If people want to nickel and dime you, they are not the type of people you want to work with anyway.
Practical tips for embracing the “gift economy”
I first discovered the term “gift economy” after listening to the interview of “practical philosopher” Andrew Taggart on the Rad Awakenings podcast.
I spoke with Andrew recently about how his use of the gift economy has evolved in his practice. His framing of it seemed to explain some of this discomfort I was facing. The gift economy was about shifting focus to the person and away from the transaction. The goal is to support someone else’s life and their ability to meet their basic material needs.
What I appreciate about Andrew’s approach is that within one thought he can move between Aristotle’s contemplation of the good life, to downfalls of our current economic approach to a practical application of how to bridge that divide. It would be easy to cling to idealism, but Andrew focuses on reasonable approaches given our current world.
How to apply the gift economy to our relationships
We cannot apply the gift economy to everyone equally. This framework does not apply to everyone equally. In our lives, we often have different levels of relationships with different people. In “How An Artist Can Hack a Living” Andrew offers three types of relationships.
1. Tribe,kith and kin — share openly with each to strengthen community
2. With strangers (and I would add, organizations), you enter into exchanges out of a sense of fairness in a way that strengthens social trust
3. With ones friends or other strong connections, you offer what you can based on what you have — this creates hospitality
The first group can be your immediate family and friends and people that are driven by similar passions. Gifting comes naturally within this group.
The second groups is people you would otherwise “do business” with — these could be clients, individuals or organizations that you work with. This group is the key to building a sustainable life and creating the virtuous cycle of people that support you and are generous.
The third group is a larger collection of friends, acquaintances and “digital friendships” that may be aware of your work, may enjoy your work or just enjoy you as a person. This is the largest potential for shifting more attention to the gift economy and away from the mindset of “what is the least I can pay” towards a mindset of “how do I support more people doing great work.”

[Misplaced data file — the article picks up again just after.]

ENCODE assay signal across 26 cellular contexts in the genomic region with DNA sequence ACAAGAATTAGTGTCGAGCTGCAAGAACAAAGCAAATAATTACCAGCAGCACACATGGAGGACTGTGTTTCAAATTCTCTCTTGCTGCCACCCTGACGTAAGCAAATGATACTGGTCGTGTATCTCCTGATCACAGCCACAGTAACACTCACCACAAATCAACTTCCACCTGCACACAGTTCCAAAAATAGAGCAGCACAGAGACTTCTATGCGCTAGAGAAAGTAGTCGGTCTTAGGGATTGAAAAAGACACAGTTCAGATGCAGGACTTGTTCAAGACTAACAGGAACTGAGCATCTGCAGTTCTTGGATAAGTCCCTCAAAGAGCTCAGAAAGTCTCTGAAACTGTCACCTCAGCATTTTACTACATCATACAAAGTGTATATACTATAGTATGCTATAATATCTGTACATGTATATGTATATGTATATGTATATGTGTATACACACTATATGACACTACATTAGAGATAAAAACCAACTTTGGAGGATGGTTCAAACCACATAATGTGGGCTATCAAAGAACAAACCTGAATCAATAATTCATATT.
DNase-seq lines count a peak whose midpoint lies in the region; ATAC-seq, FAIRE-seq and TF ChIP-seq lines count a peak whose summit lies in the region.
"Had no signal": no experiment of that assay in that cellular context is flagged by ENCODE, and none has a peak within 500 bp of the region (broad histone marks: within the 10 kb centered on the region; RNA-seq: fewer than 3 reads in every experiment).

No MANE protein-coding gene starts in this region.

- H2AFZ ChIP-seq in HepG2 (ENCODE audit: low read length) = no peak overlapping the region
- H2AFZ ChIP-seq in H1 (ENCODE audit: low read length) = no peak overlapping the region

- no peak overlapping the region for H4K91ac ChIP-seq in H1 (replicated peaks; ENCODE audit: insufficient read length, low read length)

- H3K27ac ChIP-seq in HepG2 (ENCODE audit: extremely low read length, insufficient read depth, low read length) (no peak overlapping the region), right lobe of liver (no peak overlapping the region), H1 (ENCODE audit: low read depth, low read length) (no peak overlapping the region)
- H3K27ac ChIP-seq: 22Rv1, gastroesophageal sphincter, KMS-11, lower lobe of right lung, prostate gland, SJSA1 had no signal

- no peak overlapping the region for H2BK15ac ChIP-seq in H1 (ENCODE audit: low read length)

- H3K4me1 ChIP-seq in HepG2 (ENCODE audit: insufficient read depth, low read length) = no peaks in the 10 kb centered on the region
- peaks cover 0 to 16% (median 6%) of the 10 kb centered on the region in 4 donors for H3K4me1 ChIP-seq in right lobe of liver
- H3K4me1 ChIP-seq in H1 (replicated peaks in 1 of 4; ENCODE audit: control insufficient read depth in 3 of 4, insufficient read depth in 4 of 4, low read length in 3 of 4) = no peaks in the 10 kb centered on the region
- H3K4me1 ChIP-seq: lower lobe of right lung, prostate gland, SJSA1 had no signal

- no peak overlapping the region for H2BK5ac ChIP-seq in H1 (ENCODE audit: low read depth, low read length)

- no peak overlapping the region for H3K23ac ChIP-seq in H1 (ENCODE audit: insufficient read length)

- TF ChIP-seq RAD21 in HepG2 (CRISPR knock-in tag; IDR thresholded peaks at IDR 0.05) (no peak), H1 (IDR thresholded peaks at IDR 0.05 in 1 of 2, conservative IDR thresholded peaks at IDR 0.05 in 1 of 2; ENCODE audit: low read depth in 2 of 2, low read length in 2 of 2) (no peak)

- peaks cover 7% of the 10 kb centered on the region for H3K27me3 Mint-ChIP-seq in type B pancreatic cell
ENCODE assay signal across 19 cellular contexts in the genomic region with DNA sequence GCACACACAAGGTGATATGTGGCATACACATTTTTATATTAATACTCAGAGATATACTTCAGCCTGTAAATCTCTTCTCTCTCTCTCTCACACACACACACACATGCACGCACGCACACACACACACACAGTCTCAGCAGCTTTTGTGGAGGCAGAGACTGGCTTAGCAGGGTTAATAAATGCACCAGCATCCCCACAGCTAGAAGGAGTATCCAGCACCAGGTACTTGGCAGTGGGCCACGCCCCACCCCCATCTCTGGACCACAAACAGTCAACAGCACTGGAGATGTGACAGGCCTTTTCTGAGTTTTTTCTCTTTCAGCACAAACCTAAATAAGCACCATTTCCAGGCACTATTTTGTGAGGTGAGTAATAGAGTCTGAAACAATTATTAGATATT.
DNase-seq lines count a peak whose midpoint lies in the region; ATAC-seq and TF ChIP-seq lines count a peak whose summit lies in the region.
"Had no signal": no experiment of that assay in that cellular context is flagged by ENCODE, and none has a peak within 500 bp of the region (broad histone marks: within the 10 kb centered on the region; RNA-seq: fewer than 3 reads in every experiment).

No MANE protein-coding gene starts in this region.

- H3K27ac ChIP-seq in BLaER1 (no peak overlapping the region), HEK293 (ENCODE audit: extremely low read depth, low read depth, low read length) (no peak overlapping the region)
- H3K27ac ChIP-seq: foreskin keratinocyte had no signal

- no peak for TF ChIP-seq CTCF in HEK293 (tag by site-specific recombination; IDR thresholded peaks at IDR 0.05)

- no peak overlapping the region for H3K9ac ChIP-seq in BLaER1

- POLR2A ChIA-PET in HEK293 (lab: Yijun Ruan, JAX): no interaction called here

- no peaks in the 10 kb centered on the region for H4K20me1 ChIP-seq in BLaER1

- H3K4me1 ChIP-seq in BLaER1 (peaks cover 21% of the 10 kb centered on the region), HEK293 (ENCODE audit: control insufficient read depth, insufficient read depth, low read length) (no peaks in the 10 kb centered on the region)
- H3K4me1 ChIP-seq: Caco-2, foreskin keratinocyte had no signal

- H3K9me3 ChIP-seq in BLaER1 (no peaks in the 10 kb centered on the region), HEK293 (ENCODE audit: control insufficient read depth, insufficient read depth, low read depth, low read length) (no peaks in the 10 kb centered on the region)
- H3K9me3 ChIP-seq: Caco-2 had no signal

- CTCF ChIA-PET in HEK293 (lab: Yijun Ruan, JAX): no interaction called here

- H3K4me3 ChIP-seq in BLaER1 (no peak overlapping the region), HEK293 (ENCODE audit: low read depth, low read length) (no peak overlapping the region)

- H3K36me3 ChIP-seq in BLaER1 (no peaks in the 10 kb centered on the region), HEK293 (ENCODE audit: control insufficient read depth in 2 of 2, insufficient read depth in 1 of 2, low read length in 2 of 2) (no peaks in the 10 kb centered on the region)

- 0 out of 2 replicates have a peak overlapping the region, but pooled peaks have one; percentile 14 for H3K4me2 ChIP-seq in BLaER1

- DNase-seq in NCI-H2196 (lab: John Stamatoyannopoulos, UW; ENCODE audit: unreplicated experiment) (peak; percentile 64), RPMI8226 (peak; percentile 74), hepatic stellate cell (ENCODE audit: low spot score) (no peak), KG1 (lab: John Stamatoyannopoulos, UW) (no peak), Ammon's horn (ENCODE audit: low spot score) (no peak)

How to have the “money” conversation in the gift economy
After establishing an initial relationship with his “conversation partners” and sharing his overall gift economy approach, he then gets to the point (typically a 2nd or 3rd conversation) where he has a more explicit and in depth discussion about money and what might make sense to offer through three questions:
1st Question: What can you offer to meet my needs?
“How much during a certain period of time would you be able to offer to help meet some of my material needs?
This may raise a number of questions.
First, you are wondering, what does he mean by material needs? Andrew defines it by starting with the six ways to die, outlined by Vinay Gupta and working backwards to what helps you avoid those:
1. too hot (cooling and shelter)
2. too cold (heating and shelter)
3. thirst (water)
4. hunger (see food)
5. illness (public health and medicine)
6. injury (medical treatment)
He also often gets the question, “does this mean just your material needs, such as water, food and nothing else?” He shares that he does save for the future, but gifts help him support his desire to “ live simply and in accordance with philosophical life.”
I am struck by how different this frame is compared to a contract. Contracts have a short section outlining the work, relationship and deliverables and then devote a large amount of legal nonsense outlining what happens when one person doesn’t follow through.
Instead, this approach, as Andrew says, shifts the focus to the “social relation holding us together.”
2nd Question: Will this prevent you from caring for yourself?
If you were to offer X, would doing so make it impossible for making you care for yourself or those dependent on you?
When the person responds with a number “X,” he does not immediately move forward. He tests the answer. He tells the person that they will go through a “meditation of a sort” to test the numbers:
I tell them that we’ll be going up until we reach some pain point, which would be an intuitive way of registering over-generosity. I mark that pain point: call it B. Then I slowly count down to a point at which they feel another kind of pain, which in this case signals under-generosity. Now we have a range (A-B) with X being somewhere between A and B.
Then Andrew goes back to question number one and asks the same question:
“How much during a certain period of time would you be able to offer to help meet some of my material needs?
The answer can be the same number X again, or it can be slightly different — lets call it Y. He then asks which number sits better with them, X or Y.